Dates and times shown are NZDT (UT + 13 hours) unless otherwise stated.

Times are for Wellington. They will vary by a few minutes elsewhere in NZ.

October 1 NZDT October 31 NZST
SUN: rise: 6.53am, set: 7.28pm rise: 6.06am, set: 8.02pm
Twilights morning evening morning evening
Civil: starts: 6.28am, ends: 7.54pm starts: 5.48am, ends: 8.30pm
Nautical: starts: 5.55am, ends: 8.27pm starts: 5.04am, ends: 9.07pm
Astro: starts: 5.22am, ends: 9.01pm starts: 4.25am, ends: 9.46pm


Full moon: October 6 at 9.40 am (Oct 5, 18:40 UT)
Last quarter October 13 at 1.26 am (Oct 12, 12:26 UT)
New moon: October 20 at 8.12 am (Oct 19, 19:12 UT)
First quarter: October 28 at 11.22 am (Oct 27, 22:22 UT)


Four of the five naked eye planets will be close to the Sun during October. During the month Mercury reaches superior conjunction and Jupiter is at conjunction on the 27th. On the other hand Uranus is at opposition on the 20th. Saturn is the only naked eye planet readily visible - unless you can spot Uranus at magnitude 5.7.

MERCURY is at superior conjunction at the far side of the Sun on October 9, NZ time. At conjunction Mercury will pass just under 1° north of the Sun. The planet will be 210.7 million km, 1.41 AU, from the Earth and 0.41 AU beyond the Sun.

Following conjunction the planet will become an evening object setting after the Sun. By the end of the month Mercury that will be an hour and a quarter later than the Sun. The planet, at magnitude -0.4, could just be visible some 45 minutes after sunset but very low at an altitude of 4.5° in a direction between midway between west and north west.

VENUS is a very low morning object during October. On the 1st it rises 50 minutes before the Sun, by the 31st this will have reduced to just over 30 earlier. It will be about 4.5° up and to the east just before sunrise. On the morning of the 6th there is a close conjunction of Venus and Mars. The problem is that Venus will be only some 3° up at the start of civil twilight. If you have a good horizon to the east, Venus, Magnitude -3.9, should then be visible a little north of east. Mars will be only 12 arc minutes away, one-fifth of a degree almost directly above Venus. At magnitude 1.8 it is doubtful if it will be visible by eye, but binoculars should show it up. At Wellington the time of this is 6.20 am NZDT. At Auckland civil twilight starts about 4 minutes later with the planets about 4.5° up. At the other end of NZ, for Invercargill civil twilight starts at 6.38 am, but Venus will then be only 1.5° up.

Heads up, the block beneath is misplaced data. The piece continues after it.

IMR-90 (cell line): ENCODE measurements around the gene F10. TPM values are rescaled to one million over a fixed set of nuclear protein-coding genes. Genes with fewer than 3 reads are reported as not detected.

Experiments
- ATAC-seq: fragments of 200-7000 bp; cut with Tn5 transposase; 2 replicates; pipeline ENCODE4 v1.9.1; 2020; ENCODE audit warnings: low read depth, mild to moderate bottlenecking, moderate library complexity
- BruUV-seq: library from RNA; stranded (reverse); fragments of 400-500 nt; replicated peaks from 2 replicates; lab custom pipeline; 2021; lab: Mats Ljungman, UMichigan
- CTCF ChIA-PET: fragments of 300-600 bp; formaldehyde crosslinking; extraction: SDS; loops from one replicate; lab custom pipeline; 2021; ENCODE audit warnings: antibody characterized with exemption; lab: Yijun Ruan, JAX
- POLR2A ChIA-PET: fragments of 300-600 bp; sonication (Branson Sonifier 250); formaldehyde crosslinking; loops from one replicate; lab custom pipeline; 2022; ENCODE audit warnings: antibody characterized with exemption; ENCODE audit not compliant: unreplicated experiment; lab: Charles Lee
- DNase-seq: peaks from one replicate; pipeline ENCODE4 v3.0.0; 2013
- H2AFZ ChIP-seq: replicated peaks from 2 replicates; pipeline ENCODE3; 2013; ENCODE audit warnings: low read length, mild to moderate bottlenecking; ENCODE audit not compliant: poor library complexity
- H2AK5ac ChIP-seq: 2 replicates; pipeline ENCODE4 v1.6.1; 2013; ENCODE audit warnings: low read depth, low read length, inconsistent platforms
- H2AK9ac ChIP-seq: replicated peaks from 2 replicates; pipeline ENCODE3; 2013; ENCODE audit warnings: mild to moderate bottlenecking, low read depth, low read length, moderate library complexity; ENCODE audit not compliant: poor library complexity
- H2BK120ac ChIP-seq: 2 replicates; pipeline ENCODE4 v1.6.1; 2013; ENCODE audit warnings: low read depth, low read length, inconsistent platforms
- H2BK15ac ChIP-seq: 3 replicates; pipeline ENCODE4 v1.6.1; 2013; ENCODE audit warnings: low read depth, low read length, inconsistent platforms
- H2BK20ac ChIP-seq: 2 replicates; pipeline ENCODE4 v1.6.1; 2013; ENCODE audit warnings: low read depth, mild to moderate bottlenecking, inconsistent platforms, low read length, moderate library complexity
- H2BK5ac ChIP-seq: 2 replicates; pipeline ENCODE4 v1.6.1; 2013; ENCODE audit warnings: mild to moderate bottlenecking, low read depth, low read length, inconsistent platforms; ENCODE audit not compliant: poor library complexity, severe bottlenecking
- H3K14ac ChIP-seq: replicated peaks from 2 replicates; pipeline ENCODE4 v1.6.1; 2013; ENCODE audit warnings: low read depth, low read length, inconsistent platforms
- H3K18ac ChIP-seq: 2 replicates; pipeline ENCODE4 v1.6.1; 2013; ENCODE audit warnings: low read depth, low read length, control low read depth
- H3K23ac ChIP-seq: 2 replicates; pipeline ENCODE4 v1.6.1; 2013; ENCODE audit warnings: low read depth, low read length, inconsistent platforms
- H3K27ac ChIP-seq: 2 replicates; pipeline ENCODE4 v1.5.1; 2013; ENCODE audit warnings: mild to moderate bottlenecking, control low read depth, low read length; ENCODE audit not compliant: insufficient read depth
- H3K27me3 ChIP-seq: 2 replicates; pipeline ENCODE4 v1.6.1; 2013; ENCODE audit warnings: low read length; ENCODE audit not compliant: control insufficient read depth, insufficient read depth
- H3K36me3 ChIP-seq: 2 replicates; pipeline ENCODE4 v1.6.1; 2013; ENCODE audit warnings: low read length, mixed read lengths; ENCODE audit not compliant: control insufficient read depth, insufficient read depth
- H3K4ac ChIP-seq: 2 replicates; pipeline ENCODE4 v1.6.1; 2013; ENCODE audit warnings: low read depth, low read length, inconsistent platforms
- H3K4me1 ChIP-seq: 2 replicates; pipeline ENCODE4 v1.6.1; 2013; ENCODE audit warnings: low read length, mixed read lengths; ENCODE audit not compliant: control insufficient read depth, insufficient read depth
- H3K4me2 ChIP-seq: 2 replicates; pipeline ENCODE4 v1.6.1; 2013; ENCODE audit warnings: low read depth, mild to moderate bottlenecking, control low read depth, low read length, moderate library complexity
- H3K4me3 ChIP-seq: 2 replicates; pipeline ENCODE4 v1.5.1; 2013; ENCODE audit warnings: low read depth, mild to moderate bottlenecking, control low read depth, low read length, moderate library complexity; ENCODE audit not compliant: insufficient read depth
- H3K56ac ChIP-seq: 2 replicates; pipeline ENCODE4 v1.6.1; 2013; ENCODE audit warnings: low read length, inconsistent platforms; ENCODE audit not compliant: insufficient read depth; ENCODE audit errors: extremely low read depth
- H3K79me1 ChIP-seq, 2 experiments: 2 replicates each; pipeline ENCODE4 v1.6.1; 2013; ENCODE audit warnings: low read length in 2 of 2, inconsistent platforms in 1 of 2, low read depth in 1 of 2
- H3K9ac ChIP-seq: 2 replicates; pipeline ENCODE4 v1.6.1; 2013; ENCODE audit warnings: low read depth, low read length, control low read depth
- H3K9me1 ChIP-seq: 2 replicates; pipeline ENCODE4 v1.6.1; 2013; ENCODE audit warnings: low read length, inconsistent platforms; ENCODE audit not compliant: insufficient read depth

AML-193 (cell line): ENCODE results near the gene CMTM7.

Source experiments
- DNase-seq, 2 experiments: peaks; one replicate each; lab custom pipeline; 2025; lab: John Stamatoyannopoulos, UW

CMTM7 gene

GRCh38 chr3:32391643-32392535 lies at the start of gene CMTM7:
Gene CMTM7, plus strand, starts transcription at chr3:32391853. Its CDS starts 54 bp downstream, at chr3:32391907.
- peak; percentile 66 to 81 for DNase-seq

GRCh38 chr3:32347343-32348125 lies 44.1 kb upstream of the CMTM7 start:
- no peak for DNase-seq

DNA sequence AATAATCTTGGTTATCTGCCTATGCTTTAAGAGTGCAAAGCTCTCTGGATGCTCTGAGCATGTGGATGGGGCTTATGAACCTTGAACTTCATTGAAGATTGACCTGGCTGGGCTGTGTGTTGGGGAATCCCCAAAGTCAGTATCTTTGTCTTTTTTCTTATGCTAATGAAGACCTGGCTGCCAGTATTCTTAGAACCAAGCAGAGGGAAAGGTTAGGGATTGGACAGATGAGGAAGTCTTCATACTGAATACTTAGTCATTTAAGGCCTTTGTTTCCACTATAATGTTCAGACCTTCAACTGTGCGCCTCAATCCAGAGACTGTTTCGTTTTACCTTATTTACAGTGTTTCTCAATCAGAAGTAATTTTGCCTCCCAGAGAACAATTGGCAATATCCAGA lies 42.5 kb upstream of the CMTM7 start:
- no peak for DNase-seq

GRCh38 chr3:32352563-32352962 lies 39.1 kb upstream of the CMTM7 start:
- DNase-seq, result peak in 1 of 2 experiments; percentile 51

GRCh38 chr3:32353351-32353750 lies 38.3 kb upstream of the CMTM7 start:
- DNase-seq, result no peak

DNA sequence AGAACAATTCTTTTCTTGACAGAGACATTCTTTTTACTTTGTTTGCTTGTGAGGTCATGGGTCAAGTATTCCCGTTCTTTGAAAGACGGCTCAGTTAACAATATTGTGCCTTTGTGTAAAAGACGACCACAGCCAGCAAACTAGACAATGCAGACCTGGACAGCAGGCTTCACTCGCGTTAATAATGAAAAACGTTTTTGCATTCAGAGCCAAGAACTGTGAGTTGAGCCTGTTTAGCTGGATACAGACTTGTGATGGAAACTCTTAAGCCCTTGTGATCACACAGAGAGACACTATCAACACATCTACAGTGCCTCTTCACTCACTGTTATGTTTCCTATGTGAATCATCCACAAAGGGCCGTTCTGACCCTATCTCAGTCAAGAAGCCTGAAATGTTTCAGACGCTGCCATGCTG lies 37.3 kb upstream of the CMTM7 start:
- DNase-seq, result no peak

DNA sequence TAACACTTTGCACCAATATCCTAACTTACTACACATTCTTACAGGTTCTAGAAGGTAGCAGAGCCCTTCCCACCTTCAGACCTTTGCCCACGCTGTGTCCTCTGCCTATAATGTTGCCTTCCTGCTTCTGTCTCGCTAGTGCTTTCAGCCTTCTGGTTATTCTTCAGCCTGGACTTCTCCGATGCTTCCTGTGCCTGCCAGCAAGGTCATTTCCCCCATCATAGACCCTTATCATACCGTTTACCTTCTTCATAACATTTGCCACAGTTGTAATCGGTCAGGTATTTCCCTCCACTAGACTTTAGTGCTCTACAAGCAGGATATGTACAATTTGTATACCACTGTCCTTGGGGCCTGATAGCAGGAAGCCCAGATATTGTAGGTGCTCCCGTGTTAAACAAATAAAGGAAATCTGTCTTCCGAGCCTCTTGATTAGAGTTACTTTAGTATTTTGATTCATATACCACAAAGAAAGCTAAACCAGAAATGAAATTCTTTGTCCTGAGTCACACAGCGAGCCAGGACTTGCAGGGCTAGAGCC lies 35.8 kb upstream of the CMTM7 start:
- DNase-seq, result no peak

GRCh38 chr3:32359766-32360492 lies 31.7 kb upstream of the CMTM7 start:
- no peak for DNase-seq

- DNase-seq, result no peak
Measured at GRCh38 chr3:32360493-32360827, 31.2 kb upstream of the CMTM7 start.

MARS, now a morning object, rises 45 minutes before the Sun on October 1 and just over 70 minutes before the Sun on the its distance from the Sun increases. This will make it a little more visible, but it will be only some 6° up at 5.30 am in Wellington. By then Mars will be 15° from Venus.

Mars starts October in Leo and moves into Virgo on October 12.

JUPITER starts October in the evening sky. On the 1st half an hour after sunset it will be some 11° up almost due west, with Spica 5° away to the lower left of the planet. Better views may be obtained a little while later, but Jupiter will set about 100 minutes after the Sun.